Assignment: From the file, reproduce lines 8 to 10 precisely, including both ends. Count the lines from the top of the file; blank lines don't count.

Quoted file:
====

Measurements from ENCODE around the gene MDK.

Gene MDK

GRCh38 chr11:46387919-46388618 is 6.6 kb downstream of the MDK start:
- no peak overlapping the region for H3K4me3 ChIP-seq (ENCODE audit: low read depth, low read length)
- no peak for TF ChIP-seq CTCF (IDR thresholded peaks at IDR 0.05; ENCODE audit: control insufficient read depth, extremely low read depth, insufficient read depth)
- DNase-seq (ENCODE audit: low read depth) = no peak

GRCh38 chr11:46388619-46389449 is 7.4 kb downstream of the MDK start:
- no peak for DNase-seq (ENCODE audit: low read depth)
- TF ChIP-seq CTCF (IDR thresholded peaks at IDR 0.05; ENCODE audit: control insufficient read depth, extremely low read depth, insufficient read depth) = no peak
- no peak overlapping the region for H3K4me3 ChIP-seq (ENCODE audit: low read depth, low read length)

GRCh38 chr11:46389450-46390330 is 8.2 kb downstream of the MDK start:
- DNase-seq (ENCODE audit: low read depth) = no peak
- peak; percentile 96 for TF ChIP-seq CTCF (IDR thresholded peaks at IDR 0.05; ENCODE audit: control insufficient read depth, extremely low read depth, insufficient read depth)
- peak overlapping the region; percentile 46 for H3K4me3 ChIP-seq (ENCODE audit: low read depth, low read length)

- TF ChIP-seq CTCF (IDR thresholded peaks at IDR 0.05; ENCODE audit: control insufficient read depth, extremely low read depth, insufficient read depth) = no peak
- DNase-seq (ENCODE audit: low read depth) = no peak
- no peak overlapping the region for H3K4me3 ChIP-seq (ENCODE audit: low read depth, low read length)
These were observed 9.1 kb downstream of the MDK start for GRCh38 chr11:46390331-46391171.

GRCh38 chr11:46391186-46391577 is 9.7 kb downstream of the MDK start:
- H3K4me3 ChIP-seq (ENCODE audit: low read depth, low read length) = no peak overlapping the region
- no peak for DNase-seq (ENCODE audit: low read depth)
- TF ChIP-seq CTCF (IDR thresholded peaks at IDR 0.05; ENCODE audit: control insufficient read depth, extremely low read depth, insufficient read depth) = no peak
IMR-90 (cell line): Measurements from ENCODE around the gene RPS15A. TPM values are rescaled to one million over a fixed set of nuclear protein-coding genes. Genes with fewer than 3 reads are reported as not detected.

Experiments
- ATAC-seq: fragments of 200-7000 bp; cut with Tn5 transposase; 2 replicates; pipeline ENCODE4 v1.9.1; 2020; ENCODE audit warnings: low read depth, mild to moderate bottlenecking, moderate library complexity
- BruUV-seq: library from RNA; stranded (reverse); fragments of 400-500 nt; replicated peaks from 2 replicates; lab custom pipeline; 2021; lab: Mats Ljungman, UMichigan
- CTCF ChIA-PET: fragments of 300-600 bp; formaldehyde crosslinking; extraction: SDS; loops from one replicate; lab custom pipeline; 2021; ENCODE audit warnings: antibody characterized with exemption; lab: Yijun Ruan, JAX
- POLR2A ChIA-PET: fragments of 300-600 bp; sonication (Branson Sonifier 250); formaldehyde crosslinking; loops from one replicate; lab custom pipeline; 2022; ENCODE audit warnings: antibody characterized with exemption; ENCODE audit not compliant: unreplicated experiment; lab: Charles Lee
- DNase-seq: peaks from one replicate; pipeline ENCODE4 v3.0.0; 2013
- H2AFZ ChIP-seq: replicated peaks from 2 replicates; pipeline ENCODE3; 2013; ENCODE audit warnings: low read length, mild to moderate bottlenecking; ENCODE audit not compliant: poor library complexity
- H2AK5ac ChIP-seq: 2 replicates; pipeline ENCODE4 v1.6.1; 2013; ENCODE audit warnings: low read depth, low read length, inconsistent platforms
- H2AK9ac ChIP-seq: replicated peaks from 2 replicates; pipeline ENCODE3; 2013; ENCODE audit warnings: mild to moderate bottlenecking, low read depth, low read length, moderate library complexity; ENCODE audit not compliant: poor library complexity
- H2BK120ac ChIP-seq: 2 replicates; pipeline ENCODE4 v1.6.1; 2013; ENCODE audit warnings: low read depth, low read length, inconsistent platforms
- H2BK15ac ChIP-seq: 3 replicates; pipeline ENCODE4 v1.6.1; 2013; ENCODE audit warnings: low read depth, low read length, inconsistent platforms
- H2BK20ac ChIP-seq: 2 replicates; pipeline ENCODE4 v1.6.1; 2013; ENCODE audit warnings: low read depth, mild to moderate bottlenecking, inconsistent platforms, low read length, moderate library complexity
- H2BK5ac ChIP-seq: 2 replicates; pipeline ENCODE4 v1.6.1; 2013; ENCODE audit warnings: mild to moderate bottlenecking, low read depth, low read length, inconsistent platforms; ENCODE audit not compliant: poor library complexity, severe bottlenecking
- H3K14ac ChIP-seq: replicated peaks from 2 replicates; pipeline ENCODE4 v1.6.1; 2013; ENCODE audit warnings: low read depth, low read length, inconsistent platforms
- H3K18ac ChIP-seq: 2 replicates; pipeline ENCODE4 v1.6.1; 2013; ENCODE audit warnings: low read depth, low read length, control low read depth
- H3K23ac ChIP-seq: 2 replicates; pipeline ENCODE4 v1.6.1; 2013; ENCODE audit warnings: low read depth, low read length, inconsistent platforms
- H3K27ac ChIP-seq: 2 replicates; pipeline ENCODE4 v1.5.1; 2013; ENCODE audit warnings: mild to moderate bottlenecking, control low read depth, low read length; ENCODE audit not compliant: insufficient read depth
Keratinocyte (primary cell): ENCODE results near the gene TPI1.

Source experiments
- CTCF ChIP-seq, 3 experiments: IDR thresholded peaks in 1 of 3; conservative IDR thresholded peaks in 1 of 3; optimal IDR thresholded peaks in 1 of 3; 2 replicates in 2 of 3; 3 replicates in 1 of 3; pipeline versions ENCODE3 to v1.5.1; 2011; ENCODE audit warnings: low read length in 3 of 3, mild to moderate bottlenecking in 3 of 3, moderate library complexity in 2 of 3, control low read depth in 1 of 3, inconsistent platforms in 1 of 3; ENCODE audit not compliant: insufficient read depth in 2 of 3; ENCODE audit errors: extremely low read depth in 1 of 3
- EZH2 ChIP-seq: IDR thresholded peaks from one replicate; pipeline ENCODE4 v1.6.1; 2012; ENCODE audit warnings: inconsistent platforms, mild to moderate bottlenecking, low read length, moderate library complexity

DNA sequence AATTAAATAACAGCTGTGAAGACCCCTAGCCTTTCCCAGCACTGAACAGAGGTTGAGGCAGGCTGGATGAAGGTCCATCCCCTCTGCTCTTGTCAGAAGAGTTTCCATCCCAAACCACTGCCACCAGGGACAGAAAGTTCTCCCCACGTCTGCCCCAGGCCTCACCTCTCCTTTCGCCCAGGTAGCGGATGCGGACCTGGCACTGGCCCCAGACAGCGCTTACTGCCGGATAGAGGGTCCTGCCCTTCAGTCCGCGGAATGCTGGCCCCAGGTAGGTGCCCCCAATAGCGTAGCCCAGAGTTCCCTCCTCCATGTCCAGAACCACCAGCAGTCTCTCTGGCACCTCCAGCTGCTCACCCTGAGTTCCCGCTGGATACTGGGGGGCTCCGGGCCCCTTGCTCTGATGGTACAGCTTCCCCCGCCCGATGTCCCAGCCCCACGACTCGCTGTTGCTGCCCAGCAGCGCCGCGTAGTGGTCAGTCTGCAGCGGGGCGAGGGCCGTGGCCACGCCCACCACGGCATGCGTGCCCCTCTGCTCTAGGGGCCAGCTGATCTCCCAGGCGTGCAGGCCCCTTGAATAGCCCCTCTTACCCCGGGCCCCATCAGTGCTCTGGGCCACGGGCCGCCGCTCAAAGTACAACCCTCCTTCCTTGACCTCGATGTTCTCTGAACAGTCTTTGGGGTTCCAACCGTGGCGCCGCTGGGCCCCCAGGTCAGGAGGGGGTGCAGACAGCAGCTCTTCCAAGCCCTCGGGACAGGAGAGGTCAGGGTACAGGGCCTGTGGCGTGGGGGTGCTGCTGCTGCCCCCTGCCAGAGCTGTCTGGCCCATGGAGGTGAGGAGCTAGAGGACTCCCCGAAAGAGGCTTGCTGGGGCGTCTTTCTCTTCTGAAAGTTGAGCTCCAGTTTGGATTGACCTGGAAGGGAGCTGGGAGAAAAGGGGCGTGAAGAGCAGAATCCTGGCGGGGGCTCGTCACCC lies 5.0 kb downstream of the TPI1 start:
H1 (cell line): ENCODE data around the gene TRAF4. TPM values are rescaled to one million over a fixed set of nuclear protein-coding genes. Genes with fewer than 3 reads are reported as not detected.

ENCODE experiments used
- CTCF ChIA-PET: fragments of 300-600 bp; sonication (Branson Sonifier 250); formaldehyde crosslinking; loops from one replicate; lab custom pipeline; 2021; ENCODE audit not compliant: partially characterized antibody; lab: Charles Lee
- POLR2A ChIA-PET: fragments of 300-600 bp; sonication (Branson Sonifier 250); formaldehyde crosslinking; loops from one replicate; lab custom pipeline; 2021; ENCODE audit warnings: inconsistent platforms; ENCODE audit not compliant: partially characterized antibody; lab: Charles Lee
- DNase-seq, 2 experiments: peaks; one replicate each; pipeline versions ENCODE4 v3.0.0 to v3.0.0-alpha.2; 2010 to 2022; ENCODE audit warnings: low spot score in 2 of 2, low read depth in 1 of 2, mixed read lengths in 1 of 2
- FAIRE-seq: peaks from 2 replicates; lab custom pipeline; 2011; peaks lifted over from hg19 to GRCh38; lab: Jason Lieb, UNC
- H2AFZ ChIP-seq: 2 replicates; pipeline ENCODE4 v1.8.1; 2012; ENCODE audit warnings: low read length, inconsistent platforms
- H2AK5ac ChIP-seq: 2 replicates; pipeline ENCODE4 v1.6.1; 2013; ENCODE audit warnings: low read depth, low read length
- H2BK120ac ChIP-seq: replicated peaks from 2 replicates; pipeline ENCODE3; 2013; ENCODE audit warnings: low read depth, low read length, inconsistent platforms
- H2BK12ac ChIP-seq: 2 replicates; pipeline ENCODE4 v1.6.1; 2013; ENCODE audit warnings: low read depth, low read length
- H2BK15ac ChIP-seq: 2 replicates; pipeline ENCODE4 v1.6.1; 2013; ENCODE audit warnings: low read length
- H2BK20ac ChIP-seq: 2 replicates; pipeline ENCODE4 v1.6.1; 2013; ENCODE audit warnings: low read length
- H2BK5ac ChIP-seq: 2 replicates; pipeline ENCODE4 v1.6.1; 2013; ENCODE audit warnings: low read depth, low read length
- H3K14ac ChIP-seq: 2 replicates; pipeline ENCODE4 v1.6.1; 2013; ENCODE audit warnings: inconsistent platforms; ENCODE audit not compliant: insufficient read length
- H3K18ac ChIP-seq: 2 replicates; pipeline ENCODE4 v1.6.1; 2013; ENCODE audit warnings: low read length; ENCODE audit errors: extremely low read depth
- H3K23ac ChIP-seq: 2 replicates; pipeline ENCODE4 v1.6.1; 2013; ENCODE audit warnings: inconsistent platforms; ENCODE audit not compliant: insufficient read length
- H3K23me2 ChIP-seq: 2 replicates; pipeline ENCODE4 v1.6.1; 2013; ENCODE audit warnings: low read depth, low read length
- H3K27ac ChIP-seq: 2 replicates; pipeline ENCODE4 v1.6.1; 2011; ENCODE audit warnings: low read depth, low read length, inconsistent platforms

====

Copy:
- no peak for DNase-seq (ENCODE audit: low read depth)
- TF ChIP-seq CTCF (IDR thresholded peaks at IDR 0.05; ENCODE audit: control insufficient read depth, extremely low read depth, insufficient read depth) = no peak
- no peak overlapping the region for H3K4me3 ChIP-seq (ENCODE audit: low read depth, low read length)